Book Review: City of Ink by Elsa Hart

City of Ink by Elsa Hart

This is the third book in Elsa Hart’s Li Du series, so this review may have some spoilers for the first two books.


Li Du has returned to Beijing (however reluctantly) after earning his pardon. Making the most of the bustling and confining capital city, Li Du sets out to discover the truth behind his mentor’s crimes (and the cause of his exile). To that end, he takes up a post as a lowly clerk in an unimportant government office, so much the better to remain invisible in the city. When a double murder occurs in his district, it seems like a straightforward case of marital infidelity and jealousy. But as Li Du and his supervisor conduct their investigation, the seemingly simple case becomes more and more complex. Soon, Li Du finds his cherished anonymity in jeopardy and enemies at every turn.

I vastly enjoyed the previous book in this series, The White Mirror. Hart’s historical locations seem to live and breathe. She has clearly done an extensive amount of research for her stories, and her attention to detail and skill with words allow the reader to fully immerse themselves into 18th century China.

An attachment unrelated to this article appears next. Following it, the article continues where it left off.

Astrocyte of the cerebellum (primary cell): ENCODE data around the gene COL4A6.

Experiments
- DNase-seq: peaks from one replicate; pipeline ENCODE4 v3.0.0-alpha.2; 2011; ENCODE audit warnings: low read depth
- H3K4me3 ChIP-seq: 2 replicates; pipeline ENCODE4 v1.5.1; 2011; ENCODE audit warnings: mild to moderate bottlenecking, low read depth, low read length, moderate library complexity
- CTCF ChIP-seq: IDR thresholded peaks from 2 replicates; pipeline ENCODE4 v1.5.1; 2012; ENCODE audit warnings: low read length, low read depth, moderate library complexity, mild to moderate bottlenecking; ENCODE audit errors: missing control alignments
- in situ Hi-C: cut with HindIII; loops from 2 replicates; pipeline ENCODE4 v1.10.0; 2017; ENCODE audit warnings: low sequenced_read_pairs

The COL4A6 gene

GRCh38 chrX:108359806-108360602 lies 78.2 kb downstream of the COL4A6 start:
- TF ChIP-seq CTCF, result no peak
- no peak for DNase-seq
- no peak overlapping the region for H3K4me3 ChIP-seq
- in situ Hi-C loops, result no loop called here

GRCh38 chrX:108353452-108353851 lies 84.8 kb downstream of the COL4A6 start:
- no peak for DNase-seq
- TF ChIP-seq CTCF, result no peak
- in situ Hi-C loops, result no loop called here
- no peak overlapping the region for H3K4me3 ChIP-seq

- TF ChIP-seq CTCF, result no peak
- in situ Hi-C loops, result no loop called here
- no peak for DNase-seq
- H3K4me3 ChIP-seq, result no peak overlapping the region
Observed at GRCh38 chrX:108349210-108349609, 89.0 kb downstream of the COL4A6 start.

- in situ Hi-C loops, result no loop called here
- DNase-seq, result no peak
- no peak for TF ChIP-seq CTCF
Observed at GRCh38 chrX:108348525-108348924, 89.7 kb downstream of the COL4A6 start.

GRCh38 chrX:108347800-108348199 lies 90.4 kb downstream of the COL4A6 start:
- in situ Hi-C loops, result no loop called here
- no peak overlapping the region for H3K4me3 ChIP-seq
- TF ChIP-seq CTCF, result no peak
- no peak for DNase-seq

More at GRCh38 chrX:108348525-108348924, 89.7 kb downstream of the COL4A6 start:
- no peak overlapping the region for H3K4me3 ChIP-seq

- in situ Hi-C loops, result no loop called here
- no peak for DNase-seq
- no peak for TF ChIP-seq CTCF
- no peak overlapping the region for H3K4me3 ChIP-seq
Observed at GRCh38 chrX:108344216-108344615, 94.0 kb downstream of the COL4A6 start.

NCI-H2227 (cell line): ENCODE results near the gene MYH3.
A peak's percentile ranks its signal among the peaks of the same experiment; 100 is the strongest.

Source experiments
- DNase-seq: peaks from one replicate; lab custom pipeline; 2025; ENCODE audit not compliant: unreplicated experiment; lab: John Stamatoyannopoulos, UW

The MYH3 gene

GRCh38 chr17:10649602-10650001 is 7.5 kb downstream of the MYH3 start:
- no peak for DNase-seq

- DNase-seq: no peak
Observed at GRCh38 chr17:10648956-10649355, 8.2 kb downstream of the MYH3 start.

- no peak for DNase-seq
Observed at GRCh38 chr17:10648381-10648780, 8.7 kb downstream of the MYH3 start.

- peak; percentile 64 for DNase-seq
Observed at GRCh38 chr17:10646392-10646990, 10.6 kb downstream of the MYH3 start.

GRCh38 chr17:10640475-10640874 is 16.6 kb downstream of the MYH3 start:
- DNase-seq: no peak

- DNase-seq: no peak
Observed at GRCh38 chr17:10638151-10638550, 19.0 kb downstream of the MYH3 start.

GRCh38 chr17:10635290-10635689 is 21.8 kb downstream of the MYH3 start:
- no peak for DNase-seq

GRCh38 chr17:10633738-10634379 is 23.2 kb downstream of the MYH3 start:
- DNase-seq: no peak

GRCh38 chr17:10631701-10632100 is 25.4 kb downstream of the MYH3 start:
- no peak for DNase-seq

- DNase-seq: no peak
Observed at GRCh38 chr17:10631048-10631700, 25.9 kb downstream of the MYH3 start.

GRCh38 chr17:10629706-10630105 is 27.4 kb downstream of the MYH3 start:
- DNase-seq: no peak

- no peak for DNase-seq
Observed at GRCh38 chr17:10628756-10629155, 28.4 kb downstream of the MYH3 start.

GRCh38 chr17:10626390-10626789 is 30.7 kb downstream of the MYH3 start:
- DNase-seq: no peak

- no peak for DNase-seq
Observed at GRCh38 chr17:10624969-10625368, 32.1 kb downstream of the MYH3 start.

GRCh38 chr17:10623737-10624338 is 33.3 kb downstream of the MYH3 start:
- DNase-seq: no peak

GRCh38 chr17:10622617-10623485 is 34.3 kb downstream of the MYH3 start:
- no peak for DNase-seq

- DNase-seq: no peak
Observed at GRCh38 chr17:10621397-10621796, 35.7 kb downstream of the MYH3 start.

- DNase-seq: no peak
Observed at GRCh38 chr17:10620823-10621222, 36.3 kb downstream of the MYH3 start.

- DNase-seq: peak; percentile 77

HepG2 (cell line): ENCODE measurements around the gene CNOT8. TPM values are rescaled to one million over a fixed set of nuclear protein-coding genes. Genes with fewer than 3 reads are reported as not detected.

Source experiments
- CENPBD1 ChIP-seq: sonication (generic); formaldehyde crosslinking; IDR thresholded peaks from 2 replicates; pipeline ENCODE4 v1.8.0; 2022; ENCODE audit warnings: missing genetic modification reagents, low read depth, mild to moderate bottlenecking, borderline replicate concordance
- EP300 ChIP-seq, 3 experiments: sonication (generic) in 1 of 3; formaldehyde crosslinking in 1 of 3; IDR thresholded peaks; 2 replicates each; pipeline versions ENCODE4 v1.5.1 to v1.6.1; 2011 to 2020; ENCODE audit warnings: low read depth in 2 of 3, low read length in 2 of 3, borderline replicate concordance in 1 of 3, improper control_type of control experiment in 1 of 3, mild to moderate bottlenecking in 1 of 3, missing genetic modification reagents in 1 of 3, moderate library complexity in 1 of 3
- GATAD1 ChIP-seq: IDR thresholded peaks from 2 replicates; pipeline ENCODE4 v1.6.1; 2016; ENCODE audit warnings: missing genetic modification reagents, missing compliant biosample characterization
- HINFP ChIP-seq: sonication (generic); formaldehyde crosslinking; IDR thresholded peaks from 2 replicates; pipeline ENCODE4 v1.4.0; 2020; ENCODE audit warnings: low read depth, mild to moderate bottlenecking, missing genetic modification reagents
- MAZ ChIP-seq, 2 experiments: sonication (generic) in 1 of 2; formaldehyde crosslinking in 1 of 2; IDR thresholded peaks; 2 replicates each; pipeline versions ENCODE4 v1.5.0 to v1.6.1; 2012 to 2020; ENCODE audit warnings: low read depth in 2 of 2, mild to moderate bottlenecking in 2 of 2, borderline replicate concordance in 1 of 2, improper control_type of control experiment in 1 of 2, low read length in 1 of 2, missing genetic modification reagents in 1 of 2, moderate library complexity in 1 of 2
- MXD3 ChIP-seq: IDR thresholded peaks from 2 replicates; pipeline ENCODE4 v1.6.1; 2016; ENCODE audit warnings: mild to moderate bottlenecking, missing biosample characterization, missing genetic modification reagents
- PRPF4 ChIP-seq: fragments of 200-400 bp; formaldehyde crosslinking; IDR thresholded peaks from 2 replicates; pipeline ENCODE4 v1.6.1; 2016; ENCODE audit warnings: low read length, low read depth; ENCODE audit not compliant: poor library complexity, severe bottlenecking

Like The White Mirror, this mystery is complex and subtle, with many threads weaving in and out of the main narrative. Hart builds the tension of her story slowly, allowing the reader to stop and reason along with the clever Li Du.

Fans of historical mysteries can do little better than this wonderful series.

An advance copy of this book was provided by the publisher in exchange for an honest review.

Book Review: Scandal Above Stairs by Jennifer Ashley

Scandal Above Stairs by Jennifer Ashley

This is the second book in the Kat Halloway Mystery series, so this review may contain spoilers for the first book. You can always check out my review for Death Below Stairs here.


Kat Halloway has settled into her role as cook for a wealthy London family after several months of murder, mystery, and fenian plots. When a friend of Kat’s employer is accused by her husband of stealing priceless artwork, Kat finds herself drawn into the scandals and betrayals of the above stairs world. When the rash of thefts spreads to neighboring houses and the British Museum, it seems Kat has her work cut out for her. Balancing her demanding work life, prickly new assistant, devotion to her daughter, and unofficial detective duties is hard, but cooks are very good at multitasking.

This is a strong second entry into the mystery series. Kat Halloway is quite a good protagonist, smart, quick-witted, and relatable. So many Victorian-era mysteries focus on upperclass women solving mysteries, it’s nice to see the belowstairs folks get their day in the sun. Ashley has also provided us a strong secondary character in the form of Tess, Kat’s sharp-tongued new assistant. While it would have been easy to leave Tess as a surly young woman (with or without a heart of gold) Ashley takes the time to flesh her out beyond the basics and make her someone the reader wants to root for.